ASA: Advanced Signal Processor
Artium's ASA is the most advanced signal processor available for LDV and PDI applications. It is a Fourier transform based signal processor with several innovations to ensure optimum performance. The optical signal collected by the PDI optics is converted to a voltage using a PMT/pre-amplification system. The signal is then high-pass filtered and amplified before being fed to the ASA analog section. Within the analog section, the signal is mixed with a software selectable variable quadrature mixer. The quadrature mixer outputs are low-pass filtered to improve signal SNR. The quadrature outputs of the analog section are sampled and digitized at a software selectable sampling rate. The digitized signal is then applied to the phase domain burst detector. The Phase Burst Detector (PBD) output is combined with the analog burst detector output and then used as an input to the adaptive sampling circuitry. The sampled data for each Doppler burst is then packed into a single data packet. The data packets are stamped with other relevant information (time of arrival, transit time and external input data) and transferred to the computer via a high-speed PCI interface card.
The Fourier Transform Method
Artium uses Fourier analysis to measure signal frequency. Therefore, we sample the signal at a rate, or sampling frequency (fs) that is slightly higher than the Nyquist rate. The Nyquist rate is the frequency that is twice the maximum signal frequency. The paper, Aliasing (Olshausen, 2000), explains why there is no need to sample at a rate higher than the Nyquist rate to avoid aliasing. The frequency of the sampled signal is then measured using the Fourier transform method. The paper by Rife and Boorstyn shows the Fourier transform method provides the best frequency and phase measurement accuracy results. At signal SNR of 0 dB. the frequency measurement accuracy is proportional to 1/(N)^3 where N is the number of samples within the signal transit time (T). To attain this resolution, we compute the Fourier transform over N^3 frequencies that covers the range -fs/2 to fs/2. For LDV applications, it is sufficient to have a frequency measurement resolution of 0.1%. Therefore, there is no need to compute the Fourier transform over more than (64*N) frequencies (to attain a frequency resolution of better than 1/(64*N)).
Artium’s signal processor bandwidth is 150 MHz (10 MHz to 160 MHz). Therefore, the maximum sampling frequency required is 300 MHz. We use a maximum sampling frequency of 320 MHz to ensure that signals with a frequency of 160 MHz are processed properly. Sampling at a higher rate is not necessary. The user has the option of increasing the sampling frequency to 400 MHz, if there is a need to increase the processor frequency bandwidth to 190 MHz (i.e., processing signals over the range 10 MHz to 200 MHz).
Comparing the Fourier Transform Method
Manufacturers of similar instrumentation employ “counter” techniques to measure the signal frequency. For example, if the counter clock (sometimes incorrectly referred to as sampling frequency) = fs and the transit time is T, then there are a maximum of N counts (where N=1/(T*fs)) within the transit time T. Therefore, the frequency measurement resolution does not exceed 1/N =1/(T*fs). This measurement resolution is only possible with signal SNR higher than 10 dB. For lower SNR, the frequency measurement will be further compromised due to the presence of extra zero crossings generated by the noise (a well-known problem with counting methods).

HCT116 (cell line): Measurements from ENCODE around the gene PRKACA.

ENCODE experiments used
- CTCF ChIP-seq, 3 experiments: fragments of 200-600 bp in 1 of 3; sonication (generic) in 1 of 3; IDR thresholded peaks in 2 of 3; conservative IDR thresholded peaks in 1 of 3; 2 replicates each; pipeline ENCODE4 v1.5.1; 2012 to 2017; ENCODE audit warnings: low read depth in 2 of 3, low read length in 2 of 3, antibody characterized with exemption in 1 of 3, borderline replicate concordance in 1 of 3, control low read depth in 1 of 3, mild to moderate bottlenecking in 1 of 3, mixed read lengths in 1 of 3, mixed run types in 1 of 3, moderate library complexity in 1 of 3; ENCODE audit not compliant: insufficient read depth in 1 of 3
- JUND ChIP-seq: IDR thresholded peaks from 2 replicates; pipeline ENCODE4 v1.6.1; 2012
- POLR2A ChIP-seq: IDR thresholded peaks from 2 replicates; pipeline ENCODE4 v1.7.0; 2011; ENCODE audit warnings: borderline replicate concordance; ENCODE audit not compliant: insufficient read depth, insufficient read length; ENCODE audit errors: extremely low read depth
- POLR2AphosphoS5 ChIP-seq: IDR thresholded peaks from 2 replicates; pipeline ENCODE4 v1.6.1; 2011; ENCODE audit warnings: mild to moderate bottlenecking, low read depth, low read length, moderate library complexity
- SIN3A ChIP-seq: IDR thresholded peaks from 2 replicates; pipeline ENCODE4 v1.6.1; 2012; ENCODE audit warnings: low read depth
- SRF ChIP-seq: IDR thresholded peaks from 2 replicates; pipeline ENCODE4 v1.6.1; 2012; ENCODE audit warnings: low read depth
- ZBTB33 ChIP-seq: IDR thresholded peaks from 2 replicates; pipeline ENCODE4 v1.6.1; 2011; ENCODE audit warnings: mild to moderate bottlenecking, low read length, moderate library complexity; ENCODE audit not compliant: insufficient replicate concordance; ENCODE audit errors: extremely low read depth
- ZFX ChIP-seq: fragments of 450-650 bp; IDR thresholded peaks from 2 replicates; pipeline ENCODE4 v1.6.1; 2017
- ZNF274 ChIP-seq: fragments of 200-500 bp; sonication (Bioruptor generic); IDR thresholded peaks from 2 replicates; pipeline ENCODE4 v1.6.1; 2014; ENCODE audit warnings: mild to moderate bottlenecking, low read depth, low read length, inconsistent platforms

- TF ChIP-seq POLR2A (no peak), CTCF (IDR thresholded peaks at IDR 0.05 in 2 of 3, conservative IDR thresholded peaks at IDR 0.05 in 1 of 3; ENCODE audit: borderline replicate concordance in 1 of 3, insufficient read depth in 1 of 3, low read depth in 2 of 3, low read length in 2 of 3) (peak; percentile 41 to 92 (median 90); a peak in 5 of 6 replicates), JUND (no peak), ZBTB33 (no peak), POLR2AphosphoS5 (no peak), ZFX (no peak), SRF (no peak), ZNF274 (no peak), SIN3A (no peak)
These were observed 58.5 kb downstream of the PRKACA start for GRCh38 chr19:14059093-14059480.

To demonstrate the superiority of the Fourier transform method over the counter technique, consider a Doppler signal with a transit time T of 50 ns. For a sampling frequency (fs) of 400 MHz, the number of samples is given by (T*fs) = 20 samples. Therefore, the frequency resolution attained with Artium processor is given by 1/(64*20) ~ 0.12%. However, the frequency resolution attained with a counter-technique processor is given by 1/(20) = 4%.
We have to emphasize that the counter-technique processor is based on an obsolete method for frequency and phase measurements. The auto-correlation method is used only to improve the signal SNR before using the counter (for frequency and phase measurements). Autocorrelation offers only limited advantage in improving the signal SNR. However, counter-technique processors still suffer from the well-known drawback of generating biased results due to the counting of extra zero crossings introduced as the signal crosses zero.
It should be pointed out that Artium is the only company that executes the Fourier analysis (or Fourier method) as outlined by Rife and Boorstyn; using quadrature signals (the real part R(t) and its Hilbert transom Q(t) to form the complex signal R(t) + i Q(t) where i is the square root of -1) to compute the signal Fourier transform. Competitive processors use only the real part of the signal.
One of the key advantages in using quadrature sampling, is its ability to detect when the signal frequency is at or around the Nyquist rate. Note that when R or Q is staying flat (or has gaps), the other signal is changing or oscillating at the Nyquist rate. That is why the FFT algorithm is able to measure the signal frequency accurately. This result cannot be achieved using only R sampled data (as it is the case with our competitive instrumentation). More crucially, phase measurement will be compromised if only the real part of the signal is used. In addition, using only the real signal R, the phase measurement accuracy is dependent on the number of cycles within the signal record. US Patent 5,808,895